Where Hunting Happens, Conservation Happens™

About the Boone and Crockett Club

Welcome to the oldest wildlife conservation organization in the North America.

Established in 1887 by Theodore Roosevelt and George Bird Grinnell, the Boone and Crockett Club was founded by hunters who dedicated their lives to the conservation of wildlife. As the turn of the 20th century approached our nation, these men had to make a choice: stand by and watch our cherished wildlife disappear or work for the protection and propagation of our wildlife resource. Thankfully, they rose to the challenge and chose the latter. 

Yielding substantial political influence, members of the Boone and Crockett Club initiated the first laws dedicated solely to wildlife conservation—and established the methods with which to pay for it. This includes legislation such as the Lacey Act, Migratory Bird Treaty Act, Wildlife Restoration Act (known as the Pittman-Robertson Act), and the Federal Duck Stamp Act. 

Their work spearheaded efforts to protect Yellowstone, create Glacier, Denali, and Grand Canyon National Parks as well as our National Wildlife Refuge System. Their foresight spawned and supported key wildlife conservation organizations, including the New York Zoological Society (1895), National Audubon Society (1905), Wildlife Management Institute (1911), National Wildlife Federation (1937), Ducks Unlimited (1937), and more recently working with other partners in the hunting-conservation community to form the American Wildlife Conservation Partners (2000).

Today, the Boone and Crockett Club continues to build upon the legacy of wildlife conservation established by Roosevelt and Grinnell. While not an exhaustive list, the topics below are the key issues of the Boone and Crockett Club.

We will continue the fight for conservation so future generations can enjoy the bounty of our wildlife resource.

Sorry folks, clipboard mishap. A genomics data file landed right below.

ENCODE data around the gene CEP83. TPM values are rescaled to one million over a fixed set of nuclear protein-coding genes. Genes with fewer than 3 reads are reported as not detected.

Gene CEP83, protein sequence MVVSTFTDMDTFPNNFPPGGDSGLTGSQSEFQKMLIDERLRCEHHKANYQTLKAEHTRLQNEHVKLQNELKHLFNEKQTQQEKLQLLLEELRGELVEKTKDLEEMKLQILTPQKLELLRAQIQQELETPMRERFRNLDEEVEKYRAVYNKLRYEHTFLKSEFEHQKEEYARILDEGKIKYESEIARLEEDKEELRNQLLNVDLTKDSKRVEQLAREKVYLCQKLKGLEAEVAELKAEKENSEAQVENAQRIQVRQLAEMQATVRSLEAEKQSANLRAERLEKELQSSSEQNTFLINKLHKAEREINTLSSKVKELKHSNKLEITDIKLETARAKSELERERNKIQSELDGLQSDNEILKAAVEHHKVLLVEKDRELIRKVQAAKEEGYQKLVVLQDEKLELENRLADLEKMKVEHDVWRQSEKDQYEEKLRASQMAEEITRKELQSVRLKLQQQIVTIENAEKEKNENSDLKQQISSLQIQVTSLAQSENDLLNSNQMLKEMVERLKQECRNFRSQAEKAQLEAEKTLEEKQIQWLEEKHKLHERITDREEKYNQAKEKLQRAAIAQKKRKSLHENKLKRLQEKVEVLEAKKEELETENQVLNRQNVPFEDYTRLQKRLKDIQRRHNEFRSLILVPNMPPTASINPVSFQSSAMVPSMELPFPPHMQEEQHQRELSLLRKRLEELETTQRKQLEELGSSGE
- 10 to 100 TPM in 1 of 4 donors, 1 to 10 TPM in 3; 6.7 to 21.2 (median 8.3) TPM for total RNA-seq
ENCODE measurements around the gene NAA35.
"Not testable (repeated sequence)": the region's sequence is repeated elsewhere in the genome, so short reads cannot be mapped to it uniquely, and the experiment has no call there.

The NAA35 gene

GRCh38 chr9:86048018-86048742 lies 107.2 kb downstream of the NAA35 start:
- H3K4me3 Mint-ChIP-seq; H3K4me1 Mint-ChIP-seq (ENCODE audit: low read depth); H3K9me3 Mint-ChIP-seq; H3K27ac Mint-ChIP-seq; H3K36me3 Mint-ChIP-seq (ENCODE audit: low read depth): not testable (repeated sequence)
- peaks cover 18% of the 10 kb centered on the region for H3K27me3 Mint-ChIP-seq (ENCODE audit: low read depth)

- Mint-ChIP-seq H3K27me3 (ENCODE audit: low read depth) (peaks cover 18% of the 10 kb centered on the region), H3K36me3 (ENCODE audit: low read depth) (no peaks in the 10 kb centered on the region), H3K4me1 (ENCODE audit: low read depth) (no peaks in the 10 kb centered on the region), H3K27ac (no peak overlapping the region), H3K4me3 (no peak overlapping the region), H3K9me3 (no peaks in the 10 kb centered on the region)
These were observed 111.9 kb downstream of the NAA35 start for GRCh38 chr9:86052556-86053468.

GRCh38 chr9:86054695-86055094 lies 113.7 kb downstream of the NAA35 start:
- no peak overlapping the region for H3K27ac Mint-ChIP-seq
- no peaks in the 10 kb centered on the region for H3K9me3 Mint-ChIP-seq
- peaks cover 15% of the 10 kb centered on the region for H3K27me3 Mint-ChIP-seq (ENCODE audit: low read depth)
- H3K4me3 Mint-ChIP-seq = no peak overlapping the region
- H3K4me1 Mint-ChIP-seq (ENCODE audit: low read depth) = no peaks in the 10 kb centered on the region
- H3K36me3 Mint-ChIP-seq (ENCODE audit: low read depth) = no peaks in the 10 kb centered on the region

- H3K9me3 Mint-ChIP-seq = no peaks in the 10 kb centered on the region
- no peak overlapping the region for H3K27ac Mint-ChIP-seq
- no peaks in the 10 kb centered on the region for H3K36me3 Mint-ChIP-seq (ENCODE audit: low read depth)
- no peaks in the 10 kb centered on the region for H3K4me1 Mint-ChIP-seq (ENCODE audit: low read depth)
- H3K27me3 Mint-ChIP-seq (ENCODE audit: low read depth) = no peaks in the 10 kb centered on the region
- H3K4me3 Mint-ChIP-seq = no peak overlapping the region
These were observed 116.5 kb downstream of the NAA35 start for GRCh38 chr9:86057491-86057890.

It is the mission of the Boone and Crockett Club to promote the conservation and management of wildlife, especially big game, and its habitat, to preserve and encourage hunting and to maintain the highest ethical standards of fair chase and sportsmanship in North America. 





As the oldest wildlife conservation organization in the United States, the Boone and Crockett Club still considers conservation our highest priority.


Records Keeping

While the Boone and Crockett Club may best be known for celebrating the biggest horns and antlers, there are scientific reasons behind the record book.



The Boone and Crockett Club has been and still is a leader in conservation policy efforts to promote conservation and sustainable management of fish, wildlife, and their habitat.



From fellowships at universities across the country to immersive programs for young adults, the Boone and Crockett Club invests in future wildlife professionals. 



Position Statements 

Hunters and wildlife conservation continue to face challenges ranging from climate change to the 2nd Amendment. See where Boone and Crockett stands on these issues.



Ever the naturalists, Boone and Crockett Club founders understood the need to study and understand wildlife in the name of conservation. Here’s how we continue those efforts.


Hunting and Ethics

Today’s hunters follow the ethics and laws first established by the Boone and Crockett Club. Fair Chase began as a way to save wildlife, today it continues to save hunting heritage.



Men like Theodore Roosevelt, George Bird Grinnell, and others built a foundation for conservation of our nation’s natural resources. And it all started in 1887 when they founded B&C.


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"The wildlife and its habitat cannot speak. So we must and we will."

-Theodore Roosevelt